Tioga County Schools are open for full in-person learning, and despite a few transportation related hiccups no major issues have been reported. According to many district officials there are always going to be a few minor issues with busing the first few days or so, as the district’s transportation department gets up to speed with new routes.
“The first day of school buses can run a few minutes ahead or behind, but that sorts itself out,” said Dr. Eric Knolles, superintendent of the Waverly Central School District, adding, “Routes do change every year, and you plug it into the computer and sort it out as you go. The schedules will be fully set on Monday so we have a couple days to work through them.”
In the Owego Apalachin Central School District the first day of school was Sept. 9, with masking mandated for all persons over the age of two indoors. According to district officials things went smoothly in terms of transportation and masking, and with no major delays reported. Luke McEvoy, who handles public relations for Owego, noted, however, that there were mild delays, but normal for the first day of school.
For teachers and students masking will be optional outdoors, which means teachers have been actively encouraged to take their classes outside as often as possible.
“We believe that the best place for our students is in school, in person, every day, which was something we were able to accomplish across the district,” said Corey Green, superintendent for the Owego Apalachin Central School District in a prepared statement.
While not officially allowing for remote learning versus in-person, teachers have been given the option to allow students who are absent to virtually attend class.
Last month the school district also announced the launch of the OA Virtual Academy for students in 7th through 12th grade. Details on OA’s Virtual Academy can be found at www.owegopennysaver.com/PS/2021/08/27/oacsd-launches-virtual-academy-option-for-7th-12th-grade-students/.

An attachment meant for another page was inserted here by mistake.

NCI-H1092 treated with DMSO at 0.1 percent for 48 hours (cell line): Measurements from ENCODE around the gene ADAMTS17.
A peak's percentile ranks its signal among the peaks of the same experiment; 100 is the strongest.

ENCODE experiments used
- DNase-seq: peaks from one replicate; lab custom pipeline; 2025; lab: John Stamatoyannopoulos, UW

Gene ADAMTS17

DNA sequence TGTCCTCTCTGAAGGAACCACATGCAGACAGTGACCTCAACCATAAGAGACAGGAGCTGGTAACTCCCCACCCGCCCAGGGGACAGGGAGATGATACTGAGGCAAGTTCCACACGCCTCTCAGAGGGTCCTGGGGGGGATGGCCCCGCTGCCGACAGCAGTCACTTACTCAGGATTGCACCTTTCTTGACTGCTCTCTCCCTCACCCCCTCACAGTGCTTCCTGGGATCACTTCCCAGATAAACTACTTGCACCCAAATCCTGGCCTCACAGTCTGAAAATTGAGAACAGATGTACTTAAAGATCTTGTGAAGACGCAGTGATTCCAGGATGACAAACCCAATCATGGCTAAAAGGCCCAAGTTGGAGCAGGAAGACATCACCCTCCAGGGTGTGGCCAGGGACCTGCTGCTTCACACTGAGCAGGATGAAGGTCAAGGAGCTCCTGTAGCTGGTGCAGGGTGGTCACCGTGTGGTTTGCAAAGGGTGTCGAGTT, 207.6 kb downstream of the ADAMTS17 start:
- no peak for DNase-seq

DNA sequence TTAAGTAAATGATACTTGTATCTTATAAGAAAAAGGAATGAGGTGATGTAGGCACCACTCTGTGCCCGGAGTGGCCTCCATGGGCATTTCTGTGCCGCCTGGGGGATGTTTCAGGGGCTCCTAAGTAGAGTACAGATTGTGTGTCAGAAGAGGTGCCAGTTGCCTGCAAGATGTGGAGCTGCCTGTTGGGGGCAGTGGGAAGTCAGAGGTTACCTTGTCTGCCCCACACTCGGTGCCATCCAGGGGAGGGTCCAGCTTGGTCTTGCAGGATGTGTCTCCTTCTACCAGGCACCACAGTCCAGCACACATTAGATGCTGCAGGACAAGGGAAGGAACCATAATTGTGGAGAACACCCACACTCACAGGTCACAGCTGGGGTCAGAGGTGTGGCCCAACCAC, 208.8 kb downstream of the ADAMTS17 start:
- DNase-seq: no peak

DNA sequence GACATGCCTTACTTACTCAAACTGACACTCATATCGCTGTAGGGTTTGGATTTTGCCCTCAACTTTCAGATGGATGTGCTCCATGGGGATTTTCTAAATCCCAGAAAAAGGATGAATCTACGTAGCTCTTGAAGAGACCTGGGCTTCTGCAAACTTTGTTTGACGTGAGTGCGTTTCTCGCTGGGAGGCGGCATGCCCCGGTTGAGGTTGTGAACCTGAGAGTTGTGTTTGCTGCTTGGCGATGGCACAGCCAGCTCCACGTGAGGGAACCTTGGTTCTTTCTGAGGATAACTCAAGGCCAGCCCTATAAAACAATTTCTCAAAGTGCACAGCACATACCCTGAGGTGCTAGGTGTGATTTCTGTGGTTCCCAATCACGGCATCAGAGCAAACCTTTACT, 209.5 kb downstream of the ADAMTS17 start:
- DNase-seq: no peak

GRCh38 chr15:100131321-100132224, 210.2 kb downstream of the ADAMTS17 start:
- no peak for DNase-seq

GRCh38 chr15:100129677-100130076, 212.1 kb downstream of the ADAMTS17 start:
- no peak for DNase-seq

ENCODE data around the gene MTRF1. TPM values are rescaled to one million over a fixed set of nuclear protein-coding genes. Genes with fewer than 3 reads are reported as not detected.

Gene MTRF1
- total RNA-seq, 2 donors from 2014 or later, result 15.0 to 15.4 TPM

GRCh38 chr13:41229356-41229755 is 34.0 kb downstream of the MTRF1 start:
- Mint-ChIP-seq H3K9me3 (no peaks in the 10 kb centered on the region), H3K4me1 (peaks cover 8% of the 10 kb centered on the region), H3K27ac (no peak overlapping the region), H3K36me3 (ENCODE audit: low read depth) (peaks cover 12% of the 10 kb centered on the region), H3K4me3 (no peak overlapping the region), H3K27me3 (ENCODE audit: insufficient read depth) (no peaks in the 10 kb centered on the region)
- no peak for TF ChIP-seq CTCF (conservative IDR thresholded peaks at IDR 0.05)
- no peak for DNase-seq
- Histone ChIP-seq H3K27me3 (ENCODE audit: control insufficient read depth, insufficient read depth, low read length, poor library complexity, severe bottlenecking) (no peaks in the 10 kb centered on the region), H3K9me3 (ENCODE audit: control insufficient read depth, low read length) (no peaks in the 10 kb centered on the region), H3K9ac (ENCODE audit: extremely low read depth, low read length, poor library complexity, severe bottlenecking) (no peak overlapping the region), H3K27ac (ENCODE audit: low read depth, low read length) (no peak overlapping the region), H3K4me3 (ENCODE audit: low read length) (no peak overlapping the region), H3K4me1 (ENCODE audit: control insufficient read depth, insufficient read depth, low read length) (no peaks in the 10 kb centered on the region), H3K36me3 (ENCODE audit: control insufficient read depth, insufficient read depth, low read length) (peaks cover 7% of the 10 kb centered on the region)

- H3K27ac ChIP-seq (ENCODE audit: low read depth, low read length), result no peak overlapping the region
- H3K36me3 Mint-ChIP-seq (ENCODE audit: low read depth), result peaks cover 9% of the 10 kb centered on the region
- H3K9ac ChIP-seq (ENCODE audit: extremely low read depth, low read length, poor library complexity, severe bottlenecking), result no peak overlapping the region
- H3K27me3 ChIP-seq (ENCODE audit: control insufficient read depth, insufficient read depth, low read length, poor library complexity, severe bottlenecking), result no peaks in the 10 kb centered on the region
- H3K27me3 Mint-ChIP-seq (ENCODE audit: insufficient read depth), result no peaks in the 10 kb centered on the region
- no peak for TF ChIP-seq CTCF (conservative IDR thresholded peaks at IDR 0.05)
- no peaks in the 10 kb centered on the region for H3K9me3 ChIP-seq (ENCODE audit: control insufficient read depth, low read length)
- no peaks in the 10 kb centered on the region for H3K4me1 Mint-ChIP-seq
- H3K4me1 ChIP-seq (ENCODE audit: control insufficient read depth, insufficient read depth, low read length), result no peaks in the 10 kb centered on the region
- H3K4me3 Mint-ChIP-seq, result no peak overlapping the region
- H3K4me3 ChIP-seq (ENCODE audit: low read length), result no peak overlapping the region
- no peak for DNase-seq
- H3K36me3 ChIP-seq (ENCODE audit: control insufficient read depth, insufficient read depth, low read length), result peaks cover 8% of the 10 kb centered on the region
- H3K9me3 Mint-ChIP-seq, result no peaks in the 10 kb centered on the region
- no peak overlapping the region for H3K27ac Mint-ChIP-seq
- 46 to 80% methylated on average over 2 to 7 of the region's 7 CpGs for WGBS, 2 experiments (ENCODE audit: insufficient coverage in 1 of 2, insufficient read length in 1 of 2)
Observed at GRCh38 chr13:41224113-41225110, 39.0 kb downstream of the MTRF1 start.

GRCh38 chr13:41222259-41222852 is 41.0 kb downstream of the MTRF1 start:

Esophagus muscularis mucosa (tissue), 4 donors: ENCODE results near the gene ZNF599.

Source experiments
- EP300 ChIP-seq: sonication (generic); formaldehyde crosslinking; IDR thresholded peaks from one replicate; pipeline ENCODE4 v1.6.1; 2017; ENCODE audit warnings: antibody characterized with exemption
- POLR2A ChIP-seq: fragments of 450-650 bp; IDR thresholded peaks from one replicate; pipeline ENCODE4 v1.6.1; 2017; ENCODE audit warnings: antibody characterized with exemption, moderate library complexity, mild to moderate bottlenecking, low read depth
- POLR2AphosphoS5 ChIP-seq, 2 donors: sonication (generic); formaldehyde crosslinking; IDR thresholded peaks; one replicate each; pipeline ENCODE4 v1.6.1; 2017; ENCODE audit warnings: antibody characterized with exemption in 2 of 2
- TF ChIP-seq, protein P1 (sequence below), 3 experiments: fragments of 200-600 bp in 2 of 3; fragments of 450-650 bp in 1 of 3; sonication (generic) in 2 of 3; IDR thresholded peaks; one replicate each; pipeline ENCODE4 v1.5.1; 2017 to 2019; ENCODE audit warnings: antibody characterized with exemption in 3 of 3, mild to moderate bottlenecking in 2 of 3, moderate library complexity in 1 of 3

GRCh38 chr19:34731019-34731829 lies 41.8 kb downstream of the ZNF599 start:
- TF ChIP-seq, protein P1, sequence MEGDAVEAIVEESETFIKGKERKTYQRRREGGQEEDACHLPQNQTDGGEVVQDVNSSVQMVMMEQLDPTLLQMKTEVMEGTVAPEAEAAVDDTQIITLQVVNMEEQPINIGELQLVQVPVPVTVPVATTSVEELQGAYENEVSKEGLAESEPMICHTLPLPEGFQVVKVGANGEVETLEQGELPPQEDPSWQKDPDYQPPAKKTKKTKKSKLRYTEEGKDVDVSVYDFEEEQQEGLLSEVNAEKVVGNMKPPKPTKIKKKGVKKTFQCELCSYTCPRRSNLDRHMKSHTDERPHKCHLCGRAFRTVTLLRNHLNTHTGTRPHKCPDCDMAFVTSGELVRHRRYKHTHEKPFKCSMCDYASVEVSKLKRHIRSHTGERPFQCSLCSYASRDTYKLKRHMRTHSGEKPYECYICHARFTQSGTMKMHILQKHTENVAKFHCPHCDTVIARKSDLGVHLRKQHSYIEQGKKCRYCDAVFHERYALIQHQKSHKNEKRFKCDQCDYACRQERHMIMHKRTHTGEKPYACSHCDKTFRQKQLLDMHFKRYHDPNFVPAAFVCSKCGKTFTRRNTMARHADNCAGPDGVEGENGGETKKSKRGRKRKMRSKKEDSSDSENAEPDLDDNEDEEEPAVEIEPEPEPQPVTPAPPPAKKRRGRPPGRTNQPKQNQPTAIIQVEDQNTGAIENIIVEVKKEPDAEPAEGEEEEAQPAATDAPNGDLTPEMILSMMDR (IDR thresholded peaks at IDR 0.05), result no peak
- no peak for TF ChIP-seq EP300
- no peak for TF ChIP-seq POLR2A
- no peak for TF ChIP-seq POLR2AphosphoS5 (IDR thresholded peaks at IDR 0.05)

To help iron out transportation issues, Owego has also launched an app called My Stop that allows families to track their child’s bus and get an anticipated arrival time. McEvoy added that there is a shortage of bus drivers, and while there is adequate staffing for the current routes the district is actively seeking new drivers.
“This is not a problem that is unique to us,” McEvoy added.
The Candor Central School District reopened on Sept. 8, and according to district officials did so smoothly both in terms of transportation and masking. As is the case with every school in the state, indoor masking will be required for all individuals over the age of two and also on buses as well. Candor has released a masking chart showing when the mask is required for certain positivity rates and under what circumstances.
As it stands, Tioga County has a positivity rate considered to be of high transmission, or red, which is the highest level, meaning the chart calls for masking even outdoors, stating it is strongly recommended but not required.
The Tioga Central School District reopened on Sept. 8, and according to district officials both transportation and masking went along without a hitch.
“The kids did very well with it,” officials stated.
Like districts throughout the area masking is required indoors and on busing, but will remain optional outdoors.
“We recognize the frustration the seemingly constant changing guidance brings; as has been our goal from the beginning, our plan is to provide every student with the very best in-person teaching and learning,” said Joshua Roe, superintendent for the Tioga Central School District.
For the Waverly Central School District, which opened on Thursday, Sept. 9, there were minor reports of buses being too late or too early, but other than that no major issues were reported, according to Knolles. “We had no major issues with masking or transportation,” he stated.
Despite the inherent limitations of masking and other COVID related protocols, Knolles stated, “It went wonderful, all the kids are tucked in their classrooms and ready to go with lots of smiles; it seemed like a regular first day of school.”